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Jakarta, June 25th, 2019 – In 2015, scientists reported Indonesia as second highest contributors of global plastic polluter into the ocean. Considering China’s strict policy and other ASEAN country’s strong position in global plastic waste trade crisis, environmental activists are warning Presiden Joko Widodo on Indonesia’s absence for response and not to let Indonesia replace China’s rank as the first ocean plastic polluters at the end of the year.

World Bank Report reveals marine debris in Indonesia’s waterways consists of 21% of disposable diaper, 16% of single-use plastic, 5% of sachet, 4% of glass and metal, 1% of plastic bottles, 9% of other plastic and 44% of organic waste. Report of the brand audit conducted by Greenpeace Indonesia in mid-September 2018 in three locations in Indonesia, found the packaging of products from Santos, P & G and Wings as the most from beach cleaning activities in Tangerang; Danone, Dettol, Unilever in Bali; and Indofood, Unilever, and Wings products in Yogyakarta.

During the period of 1988-2016, China absorbed around 45.1% of the world’s plastic waste. But since March 2018, the Chinese Government has implemented a strict policy on plastic waste import known as the “National Sword” Policy. Hence, this policy makes global waste trade, especially plastic waste, shocked.

Even though ASEAN countries are known as recyclers of plastic waste (approximately 3% of scrap global plastics waste) and exported 5% of plastic waste to global markets, the load-cycle of recycling and waste management become a burden for these countries because of strict import regulations by China.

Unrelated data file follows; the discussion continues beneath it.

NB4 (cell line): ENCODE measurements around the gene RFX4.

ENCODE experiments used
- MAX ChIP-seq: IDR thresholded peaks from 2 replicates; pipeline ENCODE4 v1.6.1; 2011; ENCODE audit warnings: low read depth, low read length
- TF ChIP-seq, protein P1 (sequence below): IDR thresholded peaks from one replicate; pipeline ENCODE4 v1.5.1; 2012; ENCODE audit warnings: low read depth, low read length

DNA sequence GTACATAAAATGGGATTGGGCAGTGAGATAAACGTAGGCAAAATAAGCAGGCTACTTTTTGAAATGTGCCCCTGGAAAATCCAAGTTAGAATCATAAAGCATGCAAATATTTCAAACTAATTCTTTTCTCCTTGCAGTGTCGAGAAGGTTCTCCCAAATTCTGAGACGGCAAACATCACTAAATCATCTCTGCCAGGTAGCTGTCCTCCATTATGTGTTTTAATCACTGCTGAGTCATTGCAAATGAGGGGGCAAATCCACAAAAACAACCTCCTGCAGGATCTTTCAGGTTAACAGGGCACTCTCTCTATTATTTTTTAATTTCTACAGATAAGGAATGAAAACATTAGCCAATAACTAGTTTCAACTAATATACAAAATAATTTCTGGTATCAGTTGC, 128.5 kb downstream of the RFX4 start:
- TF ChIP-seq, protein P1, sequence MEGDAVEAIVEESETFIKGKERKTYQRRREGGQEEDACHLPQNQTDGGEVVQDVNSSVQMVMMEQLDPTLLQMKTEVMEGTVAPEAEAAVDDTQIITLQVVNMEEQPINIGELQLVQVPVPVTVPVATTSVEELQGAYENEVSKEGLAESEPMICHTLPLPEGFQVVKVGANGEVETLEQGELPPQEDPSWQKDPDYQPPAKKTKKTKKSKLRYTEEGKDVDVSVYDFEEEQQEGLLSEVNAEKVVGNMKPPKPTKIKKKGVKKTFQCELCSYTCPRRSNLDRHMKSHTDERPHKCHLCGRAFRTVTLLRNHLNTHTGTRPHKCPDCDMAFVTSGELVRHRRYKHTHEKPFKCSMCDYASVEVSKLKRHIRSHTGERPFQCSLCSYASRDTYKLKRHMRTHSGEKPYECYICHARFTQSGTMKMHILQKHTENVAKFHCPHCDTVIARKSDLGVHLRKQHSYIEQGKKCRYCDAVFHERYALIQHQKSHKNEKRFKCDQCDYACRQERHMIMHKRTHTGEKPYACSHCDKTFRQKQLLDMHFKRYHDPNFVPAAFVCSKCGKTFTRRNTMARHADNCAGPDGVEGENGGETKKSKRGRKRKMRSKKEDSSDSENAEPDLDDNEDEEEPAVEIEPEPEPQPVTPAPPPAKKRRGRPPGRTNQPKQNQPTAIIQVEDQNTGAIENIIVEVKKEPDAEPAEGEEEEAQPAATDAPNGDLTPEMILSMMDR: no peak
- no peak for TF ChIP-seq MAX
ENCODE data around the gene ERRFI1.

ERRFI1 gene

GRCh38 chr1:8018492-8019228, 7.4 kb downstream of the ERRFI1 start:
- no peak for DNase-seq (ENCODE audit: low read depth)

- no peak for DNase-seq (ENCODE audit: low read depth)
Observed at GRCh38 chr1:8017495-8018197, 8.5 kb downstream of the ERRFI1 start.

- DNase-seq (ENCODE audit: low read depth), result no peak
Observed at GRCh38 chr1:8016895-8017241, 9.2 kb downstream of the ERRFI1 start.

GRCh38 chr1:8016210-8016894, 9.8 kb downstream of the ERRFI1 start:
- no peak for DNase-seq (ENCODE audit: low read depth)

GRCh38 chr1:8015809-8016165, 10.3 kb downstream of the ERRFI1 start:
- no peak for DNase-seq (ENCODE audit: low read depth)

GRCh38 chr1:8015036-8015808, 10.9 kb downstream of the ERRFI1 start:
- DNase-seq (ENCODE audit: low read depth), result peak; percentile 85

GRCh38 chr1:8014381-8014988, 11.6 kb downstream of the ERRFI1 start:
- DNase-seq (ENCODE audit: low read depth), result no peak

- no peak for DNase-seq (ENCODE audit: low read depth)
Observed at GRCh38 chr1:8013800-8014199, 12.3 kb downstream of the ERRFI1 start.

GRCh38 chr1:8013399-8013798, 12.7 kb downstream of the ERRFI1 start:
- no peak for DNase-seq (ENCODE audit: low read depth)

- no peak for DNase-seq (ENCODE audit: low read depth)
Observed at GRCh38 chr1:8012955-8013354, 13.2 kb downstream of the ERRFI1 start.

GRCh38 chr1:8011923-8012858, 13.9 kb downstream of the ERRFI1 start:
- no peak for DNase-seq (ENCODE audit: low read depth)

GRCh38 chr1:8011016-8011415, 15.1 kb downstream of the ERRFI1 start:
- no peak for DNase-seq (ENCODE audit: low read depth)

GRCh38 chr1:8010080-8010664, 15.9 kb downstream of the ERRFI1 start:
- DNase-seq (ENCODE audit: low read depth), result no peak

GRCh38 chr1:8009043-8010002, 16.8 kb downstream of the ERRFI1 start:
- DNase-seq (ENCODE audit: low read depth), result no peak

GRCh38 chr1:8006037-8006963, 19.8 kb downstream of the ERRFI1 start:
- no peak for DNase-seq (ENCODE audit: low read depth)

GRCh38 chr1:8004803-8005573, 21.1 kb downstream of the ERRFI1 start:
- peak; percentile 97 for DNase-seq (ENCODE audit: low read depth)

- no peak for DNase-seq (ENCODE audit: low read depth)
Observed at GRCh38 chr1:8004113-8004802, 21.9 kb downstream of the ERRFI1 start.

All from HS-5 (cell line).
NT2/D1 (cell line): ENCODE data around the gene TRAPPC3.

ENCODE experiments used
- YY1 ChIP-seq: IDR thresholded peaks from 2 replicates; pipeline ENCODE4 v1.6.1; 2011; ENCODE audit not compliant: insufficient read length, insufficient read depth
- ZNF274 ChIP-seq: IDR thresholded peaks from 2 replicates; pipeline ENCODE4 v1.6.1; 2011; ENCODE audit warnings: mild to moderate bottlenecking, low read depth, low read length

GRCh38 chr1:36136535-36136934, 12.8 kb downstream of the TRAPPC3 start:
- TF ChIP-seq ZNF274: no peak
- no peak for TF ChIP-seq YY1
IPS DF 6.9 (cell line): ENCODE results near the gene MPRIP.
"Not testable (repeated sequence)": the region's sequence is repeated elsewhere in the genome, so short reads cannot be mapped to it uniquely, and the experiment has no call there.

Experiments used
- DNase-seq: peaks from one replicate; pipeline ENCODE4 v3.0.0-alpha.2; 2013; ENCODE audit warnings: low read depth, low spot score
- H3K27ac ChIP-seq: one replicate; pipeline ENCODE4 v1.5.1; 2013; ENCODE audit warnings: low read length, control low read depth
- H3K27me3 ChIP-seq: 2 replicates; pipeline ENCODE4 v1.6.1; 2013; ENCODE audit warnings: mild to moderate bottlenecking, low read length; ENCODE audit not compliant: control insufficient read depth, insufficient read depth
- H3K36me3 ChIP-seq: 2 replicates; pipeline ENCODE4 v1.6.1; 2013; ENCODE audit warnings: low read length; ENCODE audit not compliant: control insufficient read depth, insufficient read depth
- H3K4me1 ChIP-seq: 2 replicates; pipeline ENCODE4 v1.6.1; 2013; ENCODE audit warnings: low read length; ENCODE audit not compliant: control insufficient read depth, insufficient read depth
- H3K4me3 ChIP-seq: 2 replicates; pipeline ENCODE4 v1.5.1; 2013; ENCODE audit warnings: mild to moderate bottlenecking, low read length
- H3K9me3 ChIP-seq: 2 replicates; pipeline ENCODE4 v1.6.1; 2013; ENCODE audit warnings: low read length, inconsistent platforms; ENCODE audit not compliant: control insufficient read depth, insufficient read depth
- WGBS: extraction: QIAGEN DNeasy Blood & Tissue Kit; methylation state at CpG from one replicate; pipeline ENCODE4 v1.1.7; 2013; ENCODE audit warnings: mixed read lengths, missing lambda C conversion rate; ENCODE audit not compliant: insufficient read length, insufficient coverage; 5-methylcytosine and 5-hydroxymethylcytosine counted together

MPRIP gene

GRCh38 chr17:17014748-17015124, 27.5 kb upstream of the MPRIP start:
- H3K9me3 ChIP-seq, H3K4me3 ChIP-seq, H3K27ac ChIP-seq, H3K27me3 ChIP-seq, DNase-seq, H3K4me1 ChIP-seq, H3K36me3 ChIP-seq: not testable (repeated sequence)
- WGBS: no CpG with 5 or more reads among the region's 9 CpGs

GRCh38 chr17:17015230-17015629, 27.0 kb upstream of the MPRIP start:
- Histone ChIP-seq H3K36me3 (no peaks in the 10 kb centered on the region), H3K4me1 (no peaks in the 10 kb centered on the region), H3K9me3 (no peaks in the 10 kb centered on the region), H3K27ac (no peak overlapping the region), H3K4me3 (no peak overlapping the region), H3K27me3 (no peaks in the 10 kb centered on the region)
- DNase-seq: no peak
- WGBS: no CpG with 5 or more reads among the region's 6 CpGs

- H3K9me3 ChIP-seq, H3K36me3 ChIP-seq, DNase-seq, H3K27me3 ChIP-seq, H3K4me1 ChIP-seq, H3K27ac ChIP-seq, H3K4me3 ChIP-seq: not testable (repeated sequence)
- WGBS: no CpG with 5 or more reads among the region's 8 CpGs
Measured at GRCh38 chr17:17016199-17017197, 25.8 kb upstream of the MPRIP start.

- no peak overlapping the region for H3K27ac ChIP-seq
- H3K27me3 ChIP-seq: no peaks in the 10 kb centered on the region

“There are two kinds of plastic waste and shredded produced by paper mills that we found in Gresik; the first is plastic mixed with paper that cannot be recycled, used for tofu production fuels or other fuels. The second type is plastic waste with various forms, in the form of bottles, sachets, food packaging, body care products, and household products,” said Prigi Arisandi, Executive Director of Ecoton. “The companies we monitor are almost all abusing import permits and polluting the environment by moving problems to ordinary people,” Prigi added.

Several ASEAN countries have responded to the changes in global plastic waste trade with restrictions on imports. In July 2018, the Malaysian government revoked import licenses of 114 companies and has targeted import bans in 2021. Thailand also targets import bans due to a drastic increase in imports of their plastic waste from the United States by 2000% (91,500 tons) in 2018. Vietnam is no longer issued new licenses for the import of waste, shredded, and / or plastic scrap, paper and metal.

“In principle, import of waste are prohibited in the Law. However, there are complex definitions in assessing whether a commodity is waste or not; and if it is a waste, then excluded from the import ban or not. This is what happened like in Gresik,” said Margaretha Quina, Head of the Pollution Control Division of ICEL. “The complexity of this definition must be addressed, because the consequences are different: illegal or legal, obedient or disobedient.” For the findings by Ecoton in Gresik, according to Quina, can be categorized as administration disobedience to crime case. “As weak as it is, it can be subject to the obligation of re-importation if contaminated with hazardous waste, and the import approval can be revoked if the issuance is based on incorrect data submission. As hard as it is, importers are convicted of the offense of entering waste into Indonesia Waste Law, against the law can be fulfilled because of the fact that goods imported are in the form of waste, contrary to their permission.”